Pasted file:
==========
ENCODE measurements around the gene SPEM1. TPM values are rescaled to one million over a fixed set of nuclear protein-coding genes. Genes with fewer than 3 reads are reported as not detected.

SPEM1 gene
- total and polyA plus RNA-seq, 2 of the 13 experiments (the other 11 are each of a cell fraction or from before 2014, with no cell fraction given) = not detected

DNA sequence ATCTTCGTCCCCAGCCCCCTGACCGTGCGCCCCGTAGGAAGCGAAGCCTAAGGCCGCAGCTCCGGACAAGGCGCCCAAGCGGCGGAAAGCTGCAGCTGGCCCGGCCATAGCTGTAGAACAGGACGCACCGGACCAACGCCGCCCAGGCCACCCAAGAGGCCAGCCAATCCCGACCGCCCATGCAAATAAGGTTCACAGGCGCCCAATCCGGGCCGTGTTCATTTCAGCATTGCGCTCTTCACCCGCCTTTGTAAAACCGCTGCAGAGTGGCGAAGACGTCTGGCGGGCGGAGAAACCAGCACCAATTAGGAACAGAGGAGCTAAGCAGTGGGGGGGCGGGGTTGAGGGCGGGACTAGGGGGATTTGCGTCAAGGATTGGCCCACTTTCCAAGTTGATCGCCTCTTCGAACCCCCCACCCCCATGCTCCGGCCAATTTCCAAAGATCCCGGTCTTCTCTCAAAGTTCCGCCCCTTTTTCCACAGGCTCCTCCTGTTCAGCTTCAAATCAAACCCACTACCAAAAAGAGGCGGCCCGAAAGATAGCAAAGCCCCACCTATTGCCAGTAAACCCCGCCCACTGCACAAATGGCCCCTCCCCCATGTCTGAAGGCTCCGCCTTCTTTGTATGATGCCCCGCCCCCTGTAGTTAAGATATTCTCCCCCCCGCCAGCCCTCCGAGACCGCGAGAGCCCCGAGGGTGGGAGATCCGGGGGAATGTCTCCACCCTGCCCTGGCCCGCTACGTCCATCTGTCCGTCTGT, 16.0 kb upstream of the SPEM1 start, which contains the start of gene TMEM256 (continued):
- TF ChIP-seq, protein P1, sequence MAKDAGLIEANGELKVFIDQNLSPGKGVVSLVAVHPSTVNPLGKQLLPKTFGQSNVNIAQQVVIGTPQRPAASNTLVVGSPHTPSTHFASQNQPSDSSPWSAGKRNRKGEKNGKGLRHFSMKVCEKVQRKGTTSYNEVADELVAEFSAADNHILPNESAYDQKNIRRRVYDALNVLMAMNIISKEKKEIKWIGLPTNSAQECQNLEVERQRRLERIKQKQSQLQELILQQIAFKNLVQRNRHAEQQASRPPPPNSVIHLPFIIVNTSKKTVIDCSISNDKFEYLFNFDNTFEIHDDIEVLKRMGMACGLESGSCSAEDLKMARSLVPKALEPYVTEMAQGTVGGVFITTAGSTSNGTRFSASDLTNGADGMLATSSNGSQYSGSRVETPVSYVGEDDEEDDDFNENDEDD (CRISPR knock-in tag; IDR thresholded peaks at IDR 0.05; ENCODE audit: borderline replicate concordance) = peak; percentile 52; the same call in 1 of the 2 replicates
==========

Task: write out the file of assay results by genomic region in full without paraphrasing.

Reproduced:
ENCODE measurements around the gene SPEM1. TPM values are rescaled to one million over a fixed set of nuclear protein-coding genes. Genes with fewer than 3 reads are reported as not detected.

SPEM1 gene
- total and polyA plus RNA-seq, 2 of the 13 experiments (the other 11 are each of a cell fraction or from before 2014, with no cell fraction given) = not detected

DNA sequence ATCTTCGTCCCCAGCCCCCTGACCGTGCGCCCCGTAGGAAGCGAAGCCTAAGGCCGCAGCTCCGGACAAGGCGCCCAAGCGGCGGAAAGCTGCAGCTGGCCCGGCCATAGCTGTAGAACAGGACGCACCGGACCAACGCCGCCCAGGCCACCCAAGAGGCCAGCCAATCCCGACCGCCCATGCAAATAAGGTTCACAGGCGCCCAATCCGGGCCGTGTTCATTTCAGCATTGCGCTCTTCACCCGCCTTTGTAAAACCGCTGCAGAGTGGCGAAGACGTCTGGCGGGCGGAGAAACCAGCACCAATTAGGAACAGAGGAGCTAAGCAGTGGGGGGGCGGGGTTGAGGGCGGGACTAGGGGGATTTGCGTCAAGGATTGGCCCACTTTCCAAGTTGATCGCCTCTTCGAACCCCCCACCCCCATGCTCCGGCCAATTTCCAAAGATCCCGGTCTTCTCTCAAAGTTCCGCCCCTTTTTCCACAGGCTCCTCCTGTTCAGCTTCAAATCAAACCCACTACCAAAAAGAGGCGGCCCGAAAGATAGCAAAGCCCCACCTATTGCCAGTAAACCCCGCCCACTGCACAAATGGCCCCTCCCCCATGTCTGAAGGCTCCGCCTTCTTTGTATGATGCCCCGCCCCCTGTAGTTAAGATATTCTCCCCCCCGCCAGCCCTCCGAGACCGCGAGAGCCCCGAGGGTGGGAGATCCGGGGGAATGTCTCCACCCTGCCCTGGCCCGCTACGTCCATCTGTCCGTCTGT, 16.0 kb upstream of the SPEM1 start, which contains the start of gene TMEM256 (continued):
- TF ChIP-seq, protein P1, sequence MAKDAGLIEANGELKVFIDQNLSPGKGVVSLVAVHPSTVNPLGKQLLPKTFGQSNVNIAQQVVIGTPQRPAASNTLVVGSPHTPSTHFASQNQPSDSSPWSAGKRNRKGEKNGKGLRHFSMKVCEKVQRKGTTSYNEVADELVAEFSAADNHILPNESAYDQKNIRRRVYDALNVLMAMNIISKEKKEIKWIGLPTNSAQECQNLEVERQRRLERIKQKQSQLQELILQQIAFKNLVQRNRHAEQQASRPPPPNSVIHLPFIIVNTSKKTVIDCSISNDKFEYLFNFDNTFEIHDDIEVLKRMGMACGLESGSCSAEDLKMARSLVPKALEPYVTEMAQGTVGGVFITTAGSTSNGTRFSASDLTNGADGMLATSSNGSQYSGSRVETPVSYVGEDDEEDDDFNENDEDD (CRISPR knock-in tag; IDR thresholded peaks at IDR 0.05; ENCODE audit: borderline replicate concordance) = peak; percentile 52; the same call in 1 of the 2 replicates